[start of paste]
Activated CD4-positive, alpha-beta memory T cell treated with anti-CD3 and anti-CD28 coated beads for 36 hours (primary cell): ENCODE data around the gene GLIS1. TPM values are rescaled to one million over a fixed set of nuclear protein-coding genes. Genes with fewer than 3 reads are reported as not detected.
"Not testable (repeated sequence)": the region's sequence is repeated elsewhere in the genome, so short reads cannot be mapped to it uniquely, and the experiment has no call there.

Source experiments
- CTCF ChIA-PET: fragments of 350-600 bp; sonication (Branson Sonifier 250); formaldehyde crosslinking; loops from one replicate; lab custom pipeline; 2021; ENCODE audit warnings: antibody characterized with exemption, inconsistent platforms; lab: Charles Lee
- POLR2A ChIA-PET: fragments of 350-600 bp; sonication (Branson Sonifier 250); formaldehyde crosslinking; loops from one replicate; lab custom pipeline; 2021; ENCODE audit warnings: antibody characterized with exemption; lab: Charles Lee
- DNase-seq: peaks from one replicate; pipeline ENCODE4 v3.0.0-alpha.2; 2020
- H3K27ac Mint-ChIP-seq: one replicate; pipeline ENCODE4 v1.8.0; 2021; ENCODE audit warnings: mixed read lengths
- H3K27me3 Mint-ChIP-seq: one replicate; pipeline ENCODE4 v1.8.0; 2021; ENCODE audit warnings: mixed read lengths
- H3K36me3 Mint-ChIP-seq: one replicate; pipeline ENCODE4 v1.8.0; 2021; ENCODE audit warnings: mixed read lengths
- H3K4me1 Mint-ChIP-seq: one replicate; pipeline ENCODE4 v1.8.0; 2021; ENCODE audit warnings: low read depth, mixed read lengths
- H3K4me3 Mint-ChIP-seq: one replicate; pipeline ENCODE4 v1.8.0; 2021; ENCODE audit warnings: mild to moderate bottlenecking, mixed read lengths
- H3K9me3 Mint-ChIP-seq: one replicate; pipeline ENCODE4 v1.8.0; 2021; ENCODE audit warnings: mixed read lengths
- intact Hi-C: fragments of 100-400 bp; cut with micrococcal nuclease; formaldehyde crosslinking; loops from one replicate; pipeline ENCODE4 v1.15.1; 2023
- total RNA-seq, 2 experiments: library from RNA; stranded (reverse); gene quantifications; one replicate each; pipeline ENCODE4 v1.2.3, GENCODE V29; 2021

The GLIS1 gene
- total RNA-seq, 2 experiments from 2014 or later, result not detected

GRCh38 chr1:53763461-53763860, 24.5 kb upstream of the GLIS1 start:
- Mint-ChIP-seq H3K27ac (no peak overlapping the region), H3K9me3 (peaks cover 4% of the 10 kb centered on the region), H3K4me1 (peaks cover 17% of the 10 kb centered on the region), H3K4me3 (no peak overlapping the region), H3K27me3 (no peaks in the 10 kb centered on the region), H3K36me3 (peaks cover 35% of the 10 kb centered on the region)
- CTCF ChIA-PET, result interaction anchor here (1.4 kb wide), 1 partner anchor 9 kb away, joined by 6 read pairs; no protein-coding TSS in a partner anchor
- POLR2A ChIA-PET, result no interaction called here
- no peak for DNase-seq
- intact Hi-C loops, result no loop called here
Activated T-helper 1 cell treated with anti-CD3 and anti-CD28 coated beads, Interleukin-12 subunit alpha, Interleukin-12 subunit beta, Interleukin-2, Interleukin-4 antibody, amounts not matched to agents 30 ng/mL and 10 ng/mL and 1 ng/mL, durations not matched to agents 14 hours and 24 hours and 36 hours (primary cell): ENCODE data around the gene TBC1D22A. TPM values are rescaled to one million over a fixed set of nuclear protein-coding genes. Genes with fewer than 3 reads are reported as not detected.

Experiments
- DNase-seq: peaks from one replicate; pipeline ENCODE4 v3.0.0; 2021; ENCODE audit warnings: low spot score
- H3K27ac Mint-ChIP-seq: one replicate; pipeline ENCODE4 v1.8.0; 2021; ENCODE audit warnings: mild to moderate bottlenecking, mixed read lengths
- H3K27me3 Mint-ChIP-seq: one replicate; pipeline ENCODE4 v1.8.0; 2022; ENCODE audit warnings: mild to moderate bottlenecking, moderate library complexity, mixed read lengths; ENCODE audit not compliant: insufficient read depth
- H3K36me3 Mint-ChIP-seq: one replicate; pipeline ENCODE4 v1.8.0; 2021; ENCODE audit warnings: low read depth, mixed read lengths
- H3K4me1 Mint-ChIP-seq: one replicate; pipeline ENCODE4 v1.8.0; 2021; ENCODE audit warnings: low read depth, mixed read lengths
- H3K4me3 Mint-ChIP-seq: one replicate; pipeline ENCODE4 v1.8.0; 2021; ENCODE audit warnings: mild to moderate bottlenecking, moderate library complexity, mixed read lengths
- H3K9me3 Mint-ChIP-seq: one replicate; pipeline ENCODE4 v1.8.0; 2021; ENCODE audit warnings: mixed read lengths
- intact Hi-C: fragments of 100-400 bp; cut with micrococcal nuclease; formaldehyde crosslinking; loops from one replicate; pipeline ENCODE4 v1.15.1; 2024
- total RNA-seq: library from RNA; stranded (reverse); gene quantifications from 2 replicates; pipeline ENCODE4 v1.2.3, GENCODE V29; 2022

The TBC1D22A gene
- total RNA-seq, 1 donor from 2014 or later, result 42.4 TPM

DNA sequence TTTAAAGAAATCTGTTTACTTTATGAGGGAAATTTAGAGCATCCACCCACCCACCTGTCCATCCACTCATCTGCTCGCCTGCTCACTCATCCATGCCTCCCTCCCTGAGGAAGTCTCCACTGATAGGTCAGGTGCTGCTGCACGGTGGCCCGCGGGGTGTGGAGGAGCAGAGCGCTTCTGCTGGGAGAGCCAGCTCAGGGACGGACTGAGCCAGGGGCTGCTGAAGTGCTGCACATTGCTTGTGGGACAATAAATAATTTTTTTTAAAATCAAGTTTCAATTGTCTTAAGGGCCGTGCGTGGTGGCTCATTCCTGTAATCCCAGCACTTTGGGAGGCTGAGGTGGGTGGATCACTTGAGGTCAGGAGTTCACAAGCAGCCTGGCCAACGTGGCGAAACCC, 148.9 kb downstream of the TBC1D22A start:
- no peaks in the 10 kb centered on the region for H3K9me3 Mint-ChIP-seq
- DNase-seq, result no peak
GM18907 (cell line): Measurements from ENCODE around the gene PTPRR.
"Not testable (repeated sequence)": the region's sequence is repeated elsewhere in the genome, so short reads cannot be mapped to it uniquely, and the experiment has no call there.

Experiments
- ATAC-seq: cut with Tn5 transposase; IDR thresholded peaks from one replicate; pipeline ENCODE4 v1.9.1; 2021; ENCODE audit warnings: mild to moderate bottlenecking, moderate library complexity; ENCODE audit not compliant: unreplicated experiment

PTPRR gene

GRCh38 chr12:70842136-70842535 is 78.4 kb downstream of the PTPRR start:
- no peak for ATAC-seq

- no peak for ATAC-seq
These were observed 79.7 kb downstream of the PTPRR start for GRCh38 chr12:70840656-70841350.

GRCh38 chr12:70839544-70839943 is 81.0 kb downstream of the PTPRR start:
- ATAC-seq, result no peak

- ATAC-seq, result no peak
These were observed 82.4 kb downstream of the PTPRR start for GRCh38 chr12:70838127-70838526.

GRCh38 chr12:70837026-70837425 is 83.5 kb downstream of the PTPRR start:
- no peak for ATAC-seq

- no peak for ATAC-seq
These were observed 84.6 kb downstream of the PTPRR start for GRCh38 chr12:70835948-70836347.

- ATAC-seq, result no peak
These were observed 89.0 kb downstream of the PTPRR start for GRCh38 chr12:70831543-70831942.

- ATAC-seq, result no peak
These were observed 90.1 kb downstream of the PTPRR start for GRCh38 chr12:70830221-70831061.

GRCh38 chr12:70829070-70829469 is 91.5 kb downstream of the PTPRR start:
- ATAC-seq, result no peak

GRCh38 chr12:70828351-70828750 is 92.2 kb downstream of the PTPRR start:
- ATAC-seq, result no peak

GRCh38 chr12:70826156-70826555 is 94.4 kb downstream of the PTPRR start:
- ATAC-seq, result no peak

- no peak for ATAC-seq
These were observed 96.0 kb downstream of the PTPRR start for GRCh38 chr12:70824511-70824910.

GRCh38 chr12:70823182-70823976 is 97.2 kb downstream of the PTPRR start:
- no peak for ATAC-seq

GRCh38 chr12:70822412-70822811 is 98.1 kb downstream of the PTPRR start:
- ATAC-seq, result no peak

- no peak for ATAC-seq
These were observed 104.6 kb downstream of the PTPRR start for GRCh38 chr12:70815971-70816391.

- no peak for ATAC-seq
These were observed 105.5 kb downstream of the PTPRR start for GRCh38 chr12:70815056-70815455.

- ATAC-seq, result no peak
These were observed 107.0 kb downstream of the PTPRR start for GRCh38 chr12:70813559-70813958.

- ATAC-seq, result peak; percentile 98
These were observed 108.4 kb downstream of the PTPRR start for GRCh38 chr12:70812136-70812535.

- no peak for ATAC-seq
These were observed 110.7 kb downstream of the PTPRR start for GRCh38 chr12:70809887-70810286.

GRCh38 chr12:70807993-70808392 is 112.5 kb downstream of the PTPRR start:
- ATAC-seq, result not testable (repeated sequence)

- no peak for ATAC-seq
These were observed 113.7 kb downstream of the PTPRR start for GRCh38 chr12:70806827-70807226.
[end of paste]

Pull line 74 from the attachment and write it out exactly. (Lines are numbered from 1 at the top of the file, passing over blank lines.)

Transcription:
- no peak for ATAC-seq